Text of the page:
Yakama members sift through debris after the Feb. 12 fire.

Yakama Nation Reeling After Fires

Carol Craig with additional reporting by Terri Hansen
3/2/11

YAMAKA NATION, Wash.—Sadness, grief and heartache etch the faces of Yakama tribal members following the Feb. 12 wildfire that engulfed White Swan, a reservation community on the Yakama Nation in south central Washington.

It’s believed that embers from a chimney fire ignited surrounding sagebrush, quickly spread to a wood chip plant and then jumped to homes. The conflagration destroyed 20 homes. There were no fatalities.

Heavy winds, gusting at 69 mph fanned the fire complicating firefighters’ efforts to contain it. Water from hoses positioned toward the fire blew right past the flames. Power to the area was lost, briefly restored then lost all day Feb. 13, hampering clean up efforts. Fire officials have said this is the worst fire and devastation in the county.

“The fire with the high winds was like a horrific movie or a tragic documentary,” recalls Yakama tribal member David Northover.

Residents, mostly Yakama tribal members returned to the area Feb. 13 and saw foundations where some of the homes had been. Only charred remains and rubble littered the area in some places.

Yakama elder, Theresa Ashue’s home was a total loss. Ashue, partially disabled was rescued when an unidentified man came crashing through her front door yelling, “Get out, there’s a fire!” He found Ashue in her bedroom, grabbed and flung her over his shoulder and ran out.

He saved her life, but she lost her home and all her belongings—traditional clothing, and family heirlooms passed down through the ages.

Georgie Ike lived next to Ashue and her home, too, was a total loss. “There’s just a big pile of nothing,” she said, her voice breaking and her eyes welling with tears.

The fire left over 100 people homeless. It also contributed heavy smoke damage to nearby homes, and the winds ripped roofs apart, tribal spokesperson Mathew Tomaskin said. “We have a lot of work to do.”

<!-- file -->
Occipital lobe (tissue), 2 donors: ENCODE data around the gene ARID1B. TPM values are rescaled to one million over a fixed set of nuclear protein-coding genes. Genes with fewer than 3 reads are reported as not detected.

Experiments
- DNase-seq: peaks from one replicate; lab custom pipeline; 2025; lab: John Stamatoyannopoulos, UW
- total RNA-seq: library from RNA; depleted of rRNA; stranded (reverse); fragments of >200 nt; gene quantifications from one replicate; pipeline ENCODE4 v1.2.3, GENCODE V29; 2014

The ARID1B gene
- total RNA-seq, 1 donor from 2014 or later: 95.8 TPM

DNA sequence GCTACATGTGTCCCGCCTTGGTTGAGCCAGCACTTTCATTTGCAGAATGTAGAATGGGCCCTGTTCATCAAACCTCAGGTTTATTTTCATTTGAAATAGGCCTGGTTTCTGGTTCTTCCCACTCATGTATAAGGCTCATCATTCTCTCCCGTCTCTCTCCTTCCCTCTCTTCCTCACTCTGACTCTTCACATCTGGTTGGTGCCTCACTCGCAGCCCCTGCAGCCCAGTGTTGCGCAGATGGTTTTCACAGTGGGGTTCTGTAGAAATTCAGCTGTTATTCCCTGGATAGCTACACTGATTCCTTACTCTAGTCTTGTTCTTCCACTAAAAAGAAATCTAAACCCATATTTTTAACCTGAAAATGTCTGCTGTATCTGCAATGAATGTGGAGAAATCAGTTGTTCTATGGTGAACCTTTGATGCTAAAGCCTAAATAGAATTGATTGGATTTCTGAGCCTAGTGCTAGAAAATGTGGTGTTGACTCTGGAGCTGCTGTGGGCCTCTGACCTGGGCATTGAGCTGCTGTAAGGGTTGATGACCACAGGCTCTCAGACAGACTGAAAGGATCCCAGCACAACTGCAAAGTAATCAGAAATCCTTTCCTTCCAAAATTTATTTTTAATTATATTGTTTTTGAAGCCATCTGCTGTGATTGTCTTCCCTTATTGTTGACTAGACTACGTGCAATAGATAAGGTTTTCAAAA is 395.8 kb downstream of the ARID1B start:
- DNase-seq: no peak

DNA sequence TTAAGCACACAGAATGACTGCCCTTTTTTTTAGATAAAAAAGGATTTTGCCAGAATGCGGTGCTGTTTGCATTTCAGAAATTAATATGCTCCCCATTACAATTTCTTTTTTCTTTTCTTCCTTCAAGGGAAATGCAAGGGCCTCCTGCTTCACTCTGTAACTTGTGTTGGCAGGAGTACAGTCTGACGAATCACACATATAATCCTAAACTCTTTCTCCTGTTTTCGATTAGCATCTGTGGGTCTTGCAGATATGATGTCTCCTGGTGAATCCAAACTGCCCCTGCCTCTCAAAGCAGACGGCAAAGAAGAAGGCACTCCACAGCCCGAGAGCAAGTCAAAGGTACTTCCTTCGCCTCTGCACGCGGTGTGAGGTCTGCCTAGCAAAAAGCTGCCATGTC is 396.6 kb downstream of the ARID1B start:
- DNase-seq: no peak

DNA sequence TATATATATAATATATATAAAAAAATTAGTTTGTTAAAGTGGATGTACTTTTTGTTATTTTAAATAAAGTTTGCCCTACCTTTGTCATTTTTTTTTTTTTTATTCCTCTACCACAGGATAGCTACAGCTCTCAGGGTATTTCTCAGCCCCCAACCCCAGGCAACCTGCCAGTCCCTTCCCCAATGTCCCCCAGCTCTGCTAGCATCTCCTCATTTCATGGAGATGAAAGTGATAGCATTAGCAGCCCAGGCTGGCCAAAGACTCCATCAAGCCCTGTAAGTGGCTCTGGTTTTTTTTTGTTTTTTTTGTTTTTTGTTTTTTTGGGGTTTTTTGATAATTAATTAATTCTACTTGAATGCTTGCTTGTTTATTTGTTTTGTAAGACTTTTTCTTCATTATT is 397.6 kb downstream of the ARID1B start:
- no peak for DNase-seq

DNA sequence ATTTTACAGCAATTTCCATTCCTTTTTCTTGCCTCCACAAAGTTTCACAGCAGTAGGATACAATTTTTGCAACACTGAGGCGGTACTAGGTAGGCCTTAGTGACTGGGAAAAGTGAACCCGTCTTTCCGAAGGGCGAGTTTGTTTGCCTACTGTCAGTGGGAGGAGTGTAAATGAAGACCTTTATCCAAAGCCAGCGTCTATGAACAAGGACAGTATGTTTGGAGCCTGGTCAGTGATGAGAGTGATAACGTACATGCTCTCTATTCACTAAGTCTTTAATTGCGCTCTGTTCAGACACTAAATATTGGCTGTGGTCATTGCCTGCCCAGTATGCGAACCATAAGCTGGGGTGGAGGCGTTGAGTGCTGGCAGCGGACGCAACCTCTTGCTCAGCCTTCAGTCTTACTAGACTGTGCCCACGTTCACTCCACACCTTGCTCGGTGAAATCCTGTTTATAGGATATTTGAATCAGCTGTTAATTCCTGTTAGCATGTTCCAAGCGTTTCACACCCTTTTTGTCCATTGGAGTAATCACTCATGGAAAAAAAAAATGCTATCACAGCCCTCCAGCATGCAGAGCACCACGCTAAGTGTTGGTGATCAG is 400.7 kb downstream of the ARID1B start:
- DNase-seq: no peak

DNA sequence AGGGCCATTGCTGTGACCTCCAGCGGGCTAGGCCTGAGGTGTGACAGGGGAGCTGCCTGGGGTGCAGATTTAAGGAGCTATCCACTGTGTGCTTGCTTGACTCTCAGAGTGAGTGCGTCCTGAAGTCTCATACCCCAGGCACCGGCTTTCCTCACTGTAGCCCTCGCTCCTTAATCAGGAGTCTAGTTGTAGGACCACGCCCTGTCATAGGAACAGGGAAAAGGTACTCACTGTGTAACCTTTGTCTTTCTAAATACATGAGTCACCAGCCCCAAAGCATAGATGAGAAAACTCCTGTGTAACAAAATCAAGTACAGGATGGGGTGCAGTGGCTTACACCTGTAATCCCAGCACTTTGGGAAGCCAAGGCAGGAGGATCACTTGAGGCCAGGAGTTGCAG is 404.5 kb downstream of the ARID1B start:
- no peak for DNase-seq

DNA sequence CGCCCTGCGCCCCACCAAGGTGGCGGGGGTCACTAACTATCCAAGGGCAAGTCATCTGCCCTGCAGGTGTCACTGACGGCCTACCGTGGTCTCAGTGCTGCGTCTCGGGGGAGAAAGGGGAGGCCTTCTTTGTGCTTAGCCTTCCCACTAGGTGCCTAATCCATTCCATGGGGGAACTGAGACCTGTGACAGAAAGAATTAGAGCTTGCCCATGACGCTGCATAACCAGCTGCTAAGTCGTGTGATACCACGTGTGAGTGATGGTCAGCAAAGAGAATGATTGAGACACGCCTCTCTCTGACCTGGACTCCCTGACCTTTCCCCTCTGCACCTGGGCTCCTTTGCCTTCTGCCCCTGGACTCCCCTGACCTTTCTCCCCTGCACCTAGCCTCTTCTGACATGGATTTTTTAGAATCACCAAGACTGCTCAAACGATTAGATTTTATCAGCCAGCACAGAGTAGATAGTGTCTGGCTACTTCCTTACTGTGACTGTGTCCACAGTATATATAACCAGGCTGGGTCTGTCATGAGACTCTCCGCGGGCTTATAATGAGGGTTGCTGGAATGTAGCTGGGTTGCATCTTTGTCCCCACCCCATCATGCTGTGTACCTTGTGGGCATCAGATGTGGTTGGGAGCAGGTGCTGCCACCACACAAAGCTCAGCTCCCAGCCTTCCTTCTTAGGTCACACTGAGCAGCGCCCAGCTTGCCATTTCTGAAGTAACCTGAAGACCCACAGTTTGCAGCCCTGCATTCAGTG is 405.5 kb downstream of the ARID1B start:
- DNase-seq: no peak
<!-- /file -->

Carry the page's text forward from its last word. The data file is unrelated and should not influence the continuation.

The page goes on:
Some of the victims stayed at the Toppenish Days Inn. “I wanted to help out,” said hotel owner Peter Nam. He covered three days stay, and the Yakima Red Cross paid for extended stays for several families.

Michelle Lloyd, her partner Otis “OJ” Loggins, and their two young sons were among the hotel’s temporary residents. Loggins said initially he didn’t think much of the smoke, “until suddenly a bunch of flames and sparks began flying by.” Lloyd’s sister, Ashely Ike suffered shoulder burns from embers floating in the air as the family fled to safety.

Loggins stayed behind with neighbor John Ike and saved the house by watering it down. Both men operated an adjacent mechanic’s shop. Loggins finally joined Lloyd and his two sons at the hotel, but Ike refused to leave. “It finally took the local sheriff who had to handcuff him to make him leave,” Loggins said. The fire destroyed their shop.

Lloyd returned the next day and retrieved her sons’ full-beaded cradleboards, “even though they smelled like smoke.” She

Boys after Yakama Nation fire.

found the beadwork her grandmother had handed down to her, and their tribal regalia.

But many families, not as fortunate lost precious heirlooms to the fire, like beaded buckskins made by their ancestors. “There’s only one design the elders did with their beadwork, buckskin work and baskets,” said tribal member Floraine Gardee, whose home suffered smoke damage. “Some stuff is just irreplaceable and that’s part of the past that is gone forever.”

Yakama Nation Land Enterprise sprang into action, setting up the Toppenish Armory as the disaster center. The building has stockpiled an overflow of clothing for all ages, toiletries, dishes, and more is expected. Larger furniture and appliance items are being stored for now.

Martinez “Tex” Charles, a soft-spoken man with a solemn look sorted through clothes at the Armory with his daughter. He was home with his children when the fire broke out. “I opened the front door and flames were right there.” They escaped through the back, but their pets weren’t so lucky. “The dog disappeared when he ran right into the fire.” Charles falls trees from spring through winter but doesn’t know how he will get to work this spring because among the charred remains are his three cars and a truck.

Victims are receiving counseling at the Armory, health checks for burns and smoke inhalation, and assistance with temporary housing. “Some of the people are staying with relatives so we’re trying to locate them to assist with any monetary help they may need,” Tomaskin said.